In a landmark ruling, two cyclists who were left injured after crossing the tram tracks in Scotland's capital have been awarded damages of an undisclosed amount.
Elizabeth Fairley, 58, and Ian Lowdean, 35, have sued Edinburgh Trams Limited and Transport Initiatives Edinburgh respectively following injuries which occurred at Haymarket and Princes Street between October 2012 and October 2013. Both claimants have also sued Edinburgh City Council.
While the defenders insisted Ms Fairly and Mr Lowdean should have taken more care, a judge ruled the tram tracks ‘posed a relevant hazard’ in each case and that both pursuers ‘bore no responsibility’.
At the time of Ms Fairley’s accident, there was no dedicated cycle lane at the tram lines at Haymarket. Although there was a cycle lane which commenced in the taxi area, the defenders did not criticise Ms Fairley’s decision not to use it as it conflicted with a ‘keep right’ sign. Instead, Ms Fairley attempted to cross two sets of tram tracks at an angle of around 30 degrees when she was thrown off her bike and on to a road of oncoming traffic when her rear wheel got caught in the tracks.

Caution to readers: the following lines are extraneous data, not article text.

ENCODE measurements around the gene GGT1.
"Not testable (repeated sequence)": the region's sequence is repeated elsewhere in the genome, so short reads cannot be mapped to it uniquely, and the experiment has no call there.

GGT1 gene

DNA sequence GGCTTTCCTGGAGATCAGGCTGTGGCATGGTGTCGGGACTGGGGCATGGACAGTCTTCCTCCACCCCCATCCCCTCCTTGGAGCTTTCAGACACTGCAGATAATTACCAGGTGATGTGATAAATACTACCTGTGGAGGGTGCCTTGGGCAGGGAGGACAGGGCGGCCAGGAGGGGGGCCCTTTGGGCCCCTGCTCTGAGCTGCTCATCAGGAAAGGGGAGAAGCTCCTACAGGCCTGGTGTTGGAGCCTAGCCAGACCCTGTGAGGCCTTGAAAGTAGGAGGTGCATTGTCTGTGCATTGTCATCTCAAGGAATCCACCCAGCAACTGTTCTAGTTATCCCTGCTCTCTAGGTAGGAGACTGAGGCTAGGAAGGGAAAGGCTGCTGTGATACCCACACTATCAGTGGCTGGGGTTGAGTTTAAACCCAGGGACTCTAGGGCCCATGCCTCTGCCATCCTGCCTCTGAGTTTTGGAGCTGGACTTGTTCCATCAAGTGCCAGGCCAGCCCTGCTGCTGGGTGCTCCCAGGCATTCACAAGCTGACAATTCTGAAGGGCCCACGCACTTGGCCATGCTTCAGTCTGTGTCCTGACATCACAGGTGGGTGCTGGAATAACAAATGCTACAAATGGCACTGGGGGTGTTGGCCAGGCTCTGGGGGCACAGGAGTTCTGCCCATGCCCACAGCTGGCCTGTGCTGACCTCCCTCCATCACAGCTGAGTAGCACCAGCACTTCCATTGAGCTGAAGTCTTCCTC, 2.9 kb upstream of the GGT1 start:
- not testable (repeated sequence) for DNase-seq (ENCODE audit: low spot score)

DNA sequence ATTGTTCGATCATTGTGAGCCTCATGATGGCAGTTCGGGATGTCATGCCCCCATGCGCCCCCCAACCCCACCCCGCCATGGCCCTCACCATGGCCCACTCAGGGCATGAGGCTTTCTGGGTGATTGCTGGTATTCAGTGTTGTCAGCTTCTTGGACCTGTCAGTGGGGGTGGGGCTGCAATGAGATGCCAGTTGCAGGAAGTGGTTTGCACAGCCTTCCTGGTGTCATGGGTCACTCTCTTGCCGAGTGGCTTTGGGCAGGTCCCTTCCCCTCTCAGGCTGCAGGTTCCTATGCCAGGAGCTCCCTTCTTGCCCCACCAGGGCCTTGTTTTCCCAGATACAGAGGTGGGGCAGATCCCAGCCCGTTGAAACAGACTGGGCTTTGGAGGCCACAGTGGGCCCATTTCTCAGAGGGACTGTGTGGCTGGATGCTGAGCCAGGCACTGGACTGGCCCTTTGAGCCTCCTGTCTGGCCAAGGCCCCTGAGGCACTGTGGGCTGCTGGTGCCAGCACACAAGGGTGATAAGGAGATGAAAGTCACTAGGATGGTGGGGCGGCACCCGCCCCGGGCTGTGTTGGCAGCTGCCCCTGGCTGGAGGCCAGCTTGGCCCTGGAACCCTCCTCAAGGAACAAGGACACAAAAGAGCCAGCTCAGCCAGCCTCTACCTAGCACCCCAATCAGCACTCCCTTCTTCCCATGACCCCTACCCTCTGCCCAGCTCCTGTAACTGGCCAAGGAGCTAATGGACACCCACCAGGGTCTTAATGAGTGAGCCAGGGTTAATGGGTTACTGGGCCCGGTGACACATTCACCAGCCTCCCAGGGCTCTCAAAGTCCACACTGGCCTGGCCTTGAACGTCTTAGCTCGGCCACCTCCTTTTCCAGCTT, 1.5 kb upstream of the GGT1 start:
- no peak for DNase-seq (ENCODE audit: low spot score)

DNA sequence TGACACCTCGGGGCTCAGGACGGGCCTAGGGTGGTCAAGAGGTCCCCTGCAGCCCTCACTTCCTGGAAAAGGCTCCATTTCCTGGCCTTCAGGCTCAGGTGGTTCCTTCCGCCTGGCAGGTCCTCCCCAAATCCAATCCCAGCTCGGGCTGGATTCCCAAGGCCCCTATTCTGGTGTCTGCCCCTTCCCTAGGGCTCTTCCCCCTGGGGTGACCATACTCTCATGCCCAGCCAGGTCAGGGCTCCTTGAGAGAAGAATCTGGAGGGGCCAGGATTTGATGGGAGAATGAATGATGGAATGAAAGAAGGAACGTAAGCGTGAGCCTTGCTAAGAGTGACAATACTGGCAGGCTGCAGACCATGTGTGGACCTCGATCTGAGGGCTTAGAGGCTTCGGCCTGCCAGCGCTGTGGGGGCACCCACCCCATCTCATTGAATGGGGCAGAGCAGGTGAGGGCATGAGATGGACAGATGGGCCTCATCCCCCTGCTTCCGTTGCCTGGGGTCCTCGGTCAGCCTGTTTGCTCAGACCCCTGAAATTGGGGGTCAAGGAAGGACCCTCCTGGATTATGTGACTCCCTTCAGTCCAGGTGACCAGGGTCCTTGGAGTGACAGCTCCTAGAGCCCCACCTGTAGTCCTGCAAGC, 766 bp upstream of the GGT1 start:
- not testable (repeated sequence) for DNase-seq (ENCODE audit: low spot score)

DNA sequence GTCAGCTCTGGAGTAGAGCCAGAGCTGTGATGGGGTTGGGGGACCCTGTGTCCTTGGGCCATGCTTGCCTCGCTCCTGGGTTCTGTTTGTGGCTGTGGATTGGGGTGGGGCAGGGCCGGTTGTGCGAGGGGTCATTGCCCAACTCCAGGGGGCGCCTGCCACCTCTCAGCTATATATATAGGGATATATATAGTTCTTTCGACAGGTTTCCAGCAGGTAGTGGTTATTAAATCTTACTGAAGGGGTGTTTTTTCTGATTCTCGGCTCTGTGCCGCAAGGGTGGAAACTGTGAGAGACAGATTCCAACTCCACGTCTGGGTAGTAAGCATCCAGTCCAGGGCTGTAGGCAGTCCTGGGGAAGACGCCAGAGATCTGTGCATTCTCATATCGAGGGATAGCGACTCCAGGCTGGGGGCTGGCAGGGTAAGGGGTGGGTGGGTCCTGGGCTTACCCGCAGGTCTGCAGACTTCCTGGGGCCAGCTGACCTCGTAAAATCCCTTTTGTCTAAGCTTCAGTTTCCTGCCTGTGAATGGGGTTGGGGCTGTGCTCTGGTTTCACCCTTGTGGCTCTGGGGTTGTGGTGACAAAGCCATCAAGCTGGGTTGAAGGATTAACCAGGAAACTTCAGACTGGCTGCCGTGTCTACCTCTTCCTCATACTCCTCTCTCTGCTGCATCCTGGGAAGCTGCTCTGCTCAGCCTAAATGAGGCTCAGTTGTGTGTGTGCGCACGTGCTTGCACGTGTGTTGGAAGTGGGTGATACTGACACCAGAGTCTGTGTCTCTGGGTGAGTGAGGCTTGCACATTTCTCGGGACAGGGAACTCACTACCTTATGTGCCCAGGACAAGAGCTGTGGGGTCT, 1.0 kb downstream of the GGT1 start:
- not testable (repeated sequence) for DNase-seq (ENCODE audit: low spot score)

Mr Lowdean was cycling east on Prince Street, when he was forced from the right-hand lane in between the tram lines, into the left lane. Attempting to cross, Mr Lowdean’s back wheel slipped, he came off his bike and fell near the pedestrian crossing.
Lady Wolffe stated both pursuers had to cross tram tracks at an acute angle, and the road layout was a hazard which the defenders knew of and was, therefore ‘reasonably foreseeable’.
The judge concluded:
“The evidence does not support the defenders’ case of contributory negligence against the pursuers. There was no breach of duty on the part of either pursuer; they bore no responsibility in law for the accidents that befell them.”
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